Letter 10: Please Ban Yaz
Even after more than 5 years, when I am out and about, I notice young women and
wonder which of them is going to die too young, as you did, Annie.
But a few years ago, we briefly thought you might not have died in vain.
Thanks to Dr. Zuckerman at the National Center for Health Research, we found out
about the December, 2011 FDA public Advisory Committee meeting on Yaz and
similar birth control pills. The purpose of the meeting was to discuss the risks of
these drugs and ask these outside experts if they should be taken off the market.
Your dad and I each prepared speeches. We also printed and distributed handouts about you and made a poster with photos depicting your decline from Yaz that lasted from March 2009 to your last supper on November 6, 2009.
Each “public speaker” was given 3 minutes. Not even an extra second for any reason.
The day of the meeting, our family stood together as your dad and I told your tragic story in our 3 minute speeches. Your sister Maryellen cried through most of the proceedings. Your brother Glenn was sick with a 102 degree fever, but he was there with us. Your dad was shaky-voiced with emotion. And I had a black eye from a collision with a falling food cooler.
After 3 minutes our mikes shut off, so I had to scream my last compelling sentence.
Dr. Zuckerman and about 20 others also expressed their views on whether birth control pills made with drosperinone should be removed from the market. Several of the other speakers had daughters who also had died; some of the speakers had blood clots that almost killed them but instead left them forever changed. One young woman whose blood clot was not dissolving with anti-coagulant drugs was living with the prospect that she might die at any moment. Another was told that she would not be able to have children.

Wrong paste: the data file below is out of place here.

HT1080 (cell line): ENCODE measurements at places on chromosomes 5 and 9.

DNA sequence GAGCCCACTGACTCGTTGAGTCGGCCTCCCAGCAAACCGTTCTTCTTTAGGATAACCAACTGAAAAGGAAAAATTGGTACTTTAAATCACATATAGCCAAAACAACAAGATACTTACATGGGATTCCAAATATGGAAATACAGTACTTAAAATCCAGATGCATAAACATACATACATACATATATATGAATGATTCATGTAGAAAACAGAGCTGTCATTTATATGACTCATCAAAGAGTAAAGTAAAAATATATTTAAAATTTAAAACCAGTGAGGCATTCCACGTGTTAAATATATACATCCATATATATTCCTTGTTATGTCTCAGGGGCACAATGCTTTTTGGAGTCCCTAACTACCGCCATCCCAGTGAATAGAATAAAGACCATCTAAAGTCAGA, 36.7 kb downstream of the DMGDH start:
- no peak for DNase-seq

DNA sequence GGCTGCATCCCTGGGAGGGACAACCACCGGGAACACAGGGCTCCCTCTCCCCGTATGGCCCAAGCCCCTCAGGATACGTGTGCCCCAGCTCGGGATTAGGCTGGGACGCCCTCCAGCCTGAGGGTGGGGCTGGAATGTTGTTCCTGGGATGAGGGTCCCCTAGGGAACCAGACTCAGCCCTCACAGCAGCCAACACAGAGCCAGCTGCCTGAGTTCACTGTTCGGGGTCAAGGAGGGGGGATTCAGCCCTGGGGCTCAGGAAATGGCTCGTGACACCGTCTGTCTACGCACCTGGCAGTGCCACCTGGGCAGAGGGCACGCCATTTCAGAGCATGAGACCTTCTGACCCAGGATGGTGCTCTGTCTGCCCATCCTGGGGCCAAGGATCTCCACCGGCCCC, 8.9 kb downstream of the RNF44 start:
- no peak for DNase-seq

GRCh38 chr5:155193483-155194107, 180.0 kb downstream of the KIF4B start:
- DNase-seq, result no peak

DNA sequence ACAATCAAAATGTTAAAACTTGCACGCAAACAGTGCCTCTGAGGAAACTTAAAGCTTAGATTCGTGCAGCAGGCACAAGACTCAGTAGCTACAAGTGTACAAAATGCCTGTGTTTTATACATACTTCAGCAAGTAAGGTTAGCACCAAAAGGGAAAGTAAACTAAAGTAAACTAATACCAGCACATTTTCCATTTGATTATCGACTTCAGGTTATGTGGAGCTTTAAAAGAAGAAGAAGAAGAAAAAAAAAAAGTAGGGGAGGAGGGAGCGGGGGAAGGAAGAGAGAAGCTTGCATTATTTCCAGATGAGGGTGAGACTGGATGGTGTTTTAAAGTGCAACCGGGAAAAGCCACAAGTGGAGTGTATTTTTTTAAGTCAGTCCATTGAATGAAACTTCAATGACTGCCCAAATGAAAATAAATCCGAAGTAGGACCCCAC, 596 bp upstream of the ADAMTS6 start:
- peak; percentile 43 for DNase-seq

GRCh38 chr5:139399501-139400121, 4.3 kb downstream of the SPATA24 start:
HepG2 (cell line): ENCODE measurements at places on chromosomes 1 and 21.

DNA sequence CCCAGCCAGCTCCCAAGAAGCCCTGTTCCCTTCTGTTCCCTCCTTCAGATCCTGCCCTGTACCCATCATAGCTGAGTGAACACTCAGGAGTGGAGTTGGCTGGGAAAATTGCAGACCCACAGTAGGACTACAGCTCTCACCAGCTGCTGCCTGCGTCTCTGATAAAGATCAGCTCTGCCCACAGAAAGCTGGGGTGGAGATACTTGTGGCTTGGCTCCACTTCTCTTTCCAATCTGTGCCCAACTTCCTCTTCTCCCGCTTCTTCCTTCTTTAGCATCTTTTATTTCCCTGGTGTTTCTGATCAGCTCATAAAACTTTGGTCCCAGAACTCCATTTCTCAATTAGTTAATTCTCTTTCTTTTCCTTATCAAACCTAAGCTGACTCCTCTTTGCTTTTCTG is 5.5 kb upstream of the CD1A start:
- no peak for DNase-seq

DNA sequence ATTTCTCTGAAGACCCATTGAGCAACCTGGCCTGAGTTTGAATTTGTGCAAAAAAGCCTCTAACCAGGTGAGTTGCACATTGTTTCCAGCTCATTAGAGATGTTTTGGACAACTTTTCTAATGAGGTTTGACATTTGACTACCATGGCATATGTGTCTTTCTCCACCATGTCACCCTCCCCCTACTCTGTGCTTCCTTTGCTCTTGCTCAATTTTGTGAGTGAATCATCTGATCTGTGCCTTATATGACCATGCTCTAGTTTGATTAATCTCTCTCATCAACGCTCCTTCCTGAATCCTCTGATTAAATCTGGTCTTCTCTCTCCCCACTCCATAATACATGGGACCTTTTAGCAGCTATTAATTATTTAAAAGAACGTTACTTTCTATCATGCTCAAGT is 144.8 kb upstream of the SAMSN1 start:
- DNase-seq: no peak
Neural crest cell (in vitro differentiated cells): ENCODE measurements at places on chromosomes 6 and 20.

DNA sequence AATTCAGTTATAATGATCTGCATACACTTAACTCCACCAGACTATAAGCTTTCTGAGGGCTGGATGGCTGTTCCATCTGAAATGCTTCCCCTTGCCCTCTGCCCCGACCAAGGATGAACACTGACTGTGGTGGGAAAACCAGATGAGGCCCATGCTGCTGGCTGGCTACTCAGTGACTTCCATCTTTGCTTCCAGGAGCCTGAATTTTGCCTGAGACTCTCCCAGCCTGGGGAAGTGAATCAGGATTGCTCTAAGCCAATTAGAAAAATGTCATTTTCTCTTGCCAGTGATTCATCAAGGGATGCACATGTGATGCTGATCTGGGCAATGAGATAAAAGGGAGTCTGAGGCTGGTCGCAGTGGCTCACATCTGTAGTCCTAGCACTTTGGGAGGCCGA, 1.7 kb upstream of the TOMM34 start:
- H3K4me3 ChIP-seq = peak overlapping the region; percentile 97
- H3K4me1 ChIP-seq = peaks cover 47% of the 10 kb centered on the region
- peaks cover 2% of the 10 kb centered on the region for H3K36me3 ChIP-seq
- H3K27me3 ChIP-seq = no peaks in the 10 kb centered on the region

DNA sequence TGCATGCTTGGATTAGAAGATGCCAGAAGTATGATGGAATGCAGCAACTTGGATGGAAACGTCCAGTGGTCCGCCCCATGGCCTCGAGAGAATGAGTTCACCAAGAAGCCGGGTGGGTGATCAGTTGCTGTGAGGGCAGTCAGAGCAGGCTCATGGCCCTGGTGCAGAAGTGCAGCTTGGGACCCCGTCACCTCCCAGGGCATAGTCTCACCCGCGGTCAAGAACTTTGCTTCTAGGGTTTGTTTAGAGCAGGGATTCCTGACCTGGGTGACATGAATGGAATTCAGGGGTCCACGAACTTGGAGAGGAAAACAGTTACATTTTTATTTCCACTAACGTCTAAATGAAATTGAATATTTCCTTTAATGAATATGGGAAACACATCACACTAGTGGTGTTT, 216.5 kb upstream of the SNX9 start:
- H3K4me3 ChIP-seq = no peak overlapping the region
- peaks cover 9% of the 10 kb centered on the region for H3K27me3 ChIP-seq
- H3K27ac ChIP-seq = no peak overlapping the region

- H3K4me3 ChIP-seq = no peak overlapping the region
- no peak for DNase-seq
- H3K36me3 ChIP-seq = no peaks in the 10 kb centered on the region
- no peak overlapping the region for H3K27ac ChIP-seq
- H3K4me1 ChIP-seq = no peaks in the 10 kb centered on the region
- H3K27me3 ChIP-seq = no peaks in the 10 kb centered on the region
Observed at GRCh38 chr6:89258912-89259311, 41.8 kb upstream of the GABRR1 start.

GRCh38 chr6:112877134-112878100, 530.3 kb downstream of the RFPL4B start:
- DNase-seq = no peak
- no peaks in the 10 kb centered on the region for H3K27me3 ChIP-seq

Like you, these women were young, healthy, and athletic before taking Yaz. Some of the speakers explained why these drugs were dangerous. Most of the 20+ speakers called for the drug’s removal from the market. Planned Parenthood did not – they rejected the notion of taking any contraceptive off the market, even though there are many other safer ones readily available. Another speaker defended the products, saying they were safer than pregnancy. None of the speakers supporting Yaz mentioned that there were dozens of contraceptives that were safer than Yaz and other drosperinone pills.
The FDA does not conduct or fund its own studies of medical products – they depend on the companies that make the medication to study it. The agency then attempts to overcome that obvious bias by scrutinizing the company’s studies very carefully.
But this time FDA did something it almost never does: it paid Kaiser Permanente researchers and others to do a study of tens of thousands of women taking different types of birth control pills and devices. The study was impressive, and found that Yaz and other drosperinone birth control pills were one and a half times more dangerous than other birth control pills.
You’d think that would be persuasive. I’ll tell you next time about how badly we underestimated the clout of a drug company to defend a lucrative product.